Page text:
Escheatment Rules By State Continue Changing At Rapid Pace
Escheatment rules by state, and unclaimed property reporting and compliance in general, are constantly changing, as you have probably noticed.
The initial thought is that change complicates matters further, and usually it does. But some states, like Idaho, are giving unclaimed property holders what they need – relief from all the rules.
Still, many states continue proposing and passing legislation that make escheat compliance more difficult on unclaimed property holders.
We have included some January updates to escheatment rules by state below. This list is not exhaustive, but it does contain some important developments.
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AZ HB 2170
Identifies the effective date of the chapters when initial reports were required to reported, as January 1, 2001.
Creates an unclaimed property reporting manual for use by holders of unclaimed property. The manual contains information that holders will need to properly report and remit unclaimed property to the Department.
HI 2532, SB 2685
Requires holders of unclaimed property to remit all property with their November 1 report and deletes reference to a specific number of days in which claims must be acted upon. Deletes references to a time frame that the state administrator has to respond to a claim. Also makes a technical correction by referencing the Unclaimed Property Trust Fund.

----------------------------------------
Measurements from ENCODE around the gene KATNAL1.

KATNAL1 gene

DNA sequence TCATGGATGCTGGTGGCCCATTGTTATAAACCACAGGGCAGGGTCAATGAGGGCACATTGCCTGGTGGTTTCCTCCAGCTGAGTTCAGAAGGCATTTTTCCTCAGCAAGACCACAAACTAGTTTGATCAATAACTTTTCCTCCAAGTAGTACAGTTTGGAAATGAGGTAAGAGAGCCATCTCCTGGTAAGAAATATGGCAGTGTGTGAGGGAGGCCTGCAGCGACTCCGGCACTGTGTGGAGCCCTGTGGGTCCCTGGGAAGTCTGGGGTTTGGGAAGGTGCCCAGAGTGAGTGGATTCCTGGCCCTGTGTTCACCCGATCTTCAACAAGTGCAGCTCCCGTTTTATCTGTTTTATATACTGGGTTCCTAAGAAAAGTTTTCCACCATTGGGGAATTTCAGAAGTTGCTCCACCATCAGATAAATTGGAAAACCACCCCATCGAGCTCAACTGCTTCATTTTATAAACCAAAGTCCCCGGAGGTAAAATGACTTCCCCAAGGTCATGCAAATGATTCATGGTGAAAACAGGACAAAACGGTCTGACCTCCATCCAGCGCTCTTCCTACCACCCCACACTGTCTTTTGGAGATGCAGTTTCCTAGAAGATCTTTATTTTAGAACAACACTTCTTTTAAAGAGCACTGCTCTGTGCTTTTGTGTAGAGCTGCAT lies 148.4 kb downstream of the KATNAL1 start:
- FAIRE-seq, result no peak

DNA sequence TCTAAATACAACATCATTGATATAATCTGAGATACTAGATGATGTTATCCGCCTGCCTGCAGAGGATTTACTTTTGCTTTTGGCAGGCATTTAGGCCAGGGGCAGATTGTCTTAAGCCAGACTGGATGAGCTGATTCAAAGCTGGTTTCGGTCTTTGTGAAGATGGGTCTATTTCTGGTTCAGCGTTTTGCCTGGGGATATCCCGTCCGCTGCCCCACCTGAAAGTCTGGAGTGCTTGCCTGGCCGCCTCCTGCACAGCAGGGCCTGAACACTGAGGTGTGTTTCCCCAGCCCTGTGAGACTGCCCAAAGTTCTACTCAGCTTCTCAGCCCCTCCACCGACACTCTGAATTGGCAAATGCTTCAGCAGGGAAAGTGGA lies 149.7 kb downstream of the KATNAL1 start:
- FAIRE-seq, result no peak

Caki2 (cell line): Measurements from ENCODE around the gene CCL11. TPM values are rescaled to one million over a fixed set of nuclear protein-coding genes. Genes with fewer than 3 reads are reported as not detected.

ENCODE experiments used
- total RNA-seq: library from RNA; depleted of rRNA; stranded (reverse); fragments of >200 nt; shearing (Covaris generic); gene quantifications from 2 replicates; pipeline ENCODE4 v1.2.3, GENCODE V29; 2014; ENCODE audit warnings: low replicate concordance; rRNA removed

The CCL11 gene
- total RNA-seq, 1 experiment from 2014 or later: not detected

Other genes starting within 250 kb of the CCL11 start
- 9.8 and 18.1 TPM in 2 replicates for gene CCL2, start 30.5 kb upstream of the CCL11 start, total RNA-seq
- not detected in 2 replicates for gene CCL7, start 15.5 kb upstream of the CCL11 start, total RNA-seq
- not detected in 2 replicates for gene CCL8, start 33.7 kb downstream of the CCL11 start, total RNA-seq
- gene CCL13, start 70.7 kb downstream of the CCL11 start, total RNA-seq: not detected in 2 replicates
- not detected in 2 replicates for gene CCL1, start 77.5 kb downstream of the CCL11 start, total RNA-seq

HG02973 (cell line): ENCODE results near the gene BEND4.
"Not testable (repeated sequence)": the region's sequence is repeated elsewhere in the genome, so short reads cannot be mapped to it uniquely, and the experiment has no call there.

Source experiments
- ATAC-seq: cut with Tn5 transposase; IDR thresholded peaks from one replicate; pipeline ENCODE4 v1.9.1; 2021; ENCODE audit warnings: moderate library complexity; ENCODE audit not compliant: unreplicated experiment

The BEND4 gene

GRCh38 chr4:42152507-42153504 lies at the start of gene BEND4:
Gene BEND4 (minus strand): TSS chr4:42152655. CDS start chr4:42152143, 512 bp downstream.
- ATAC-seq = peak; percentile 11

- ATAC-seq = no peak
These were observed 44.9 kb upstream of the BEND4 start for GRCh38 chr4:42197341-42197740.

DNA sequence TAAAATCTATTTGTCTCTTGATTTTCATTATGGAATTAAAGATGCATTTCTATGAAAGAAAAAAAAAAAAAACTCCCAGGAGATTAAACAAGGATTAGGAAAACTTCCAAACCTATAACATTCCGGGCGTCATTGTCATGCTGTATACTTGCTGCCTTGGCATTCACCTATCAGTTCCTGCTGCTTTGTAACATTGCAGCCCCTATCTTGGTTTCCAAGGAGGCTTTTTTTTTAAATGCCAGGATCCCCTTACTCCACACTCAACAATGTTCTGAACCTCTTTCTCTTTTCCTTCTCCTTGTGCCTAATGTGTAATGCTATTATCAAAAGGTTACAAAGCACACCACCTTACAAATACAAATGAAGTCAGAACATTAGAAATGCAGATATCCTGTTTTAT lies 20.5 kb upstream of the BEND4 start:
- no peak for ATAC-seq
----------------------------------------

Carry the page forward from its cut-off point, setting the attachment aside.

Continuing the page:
Amends existing law relating to unclaimed property. Requires holders reporting ten or more properties to report in an electronic format required by the administrator; Allows the administrator a period of five years prior to turning property over to the Public School Endowment Fund; Allows the administrator discretion to sell abandoned property within three years; and to allow the administrator to waive penalties and interest in certain cases.
42 NJR 58(a)
Dormancy Fees on Money Orders and Unclaimed Property – Amends rules to require an issuer of a money order to provide to the purchaser by written notice, the fees and terms of the order, as well as a telephone number that the consumer may call for information concerning any dormancy fee.
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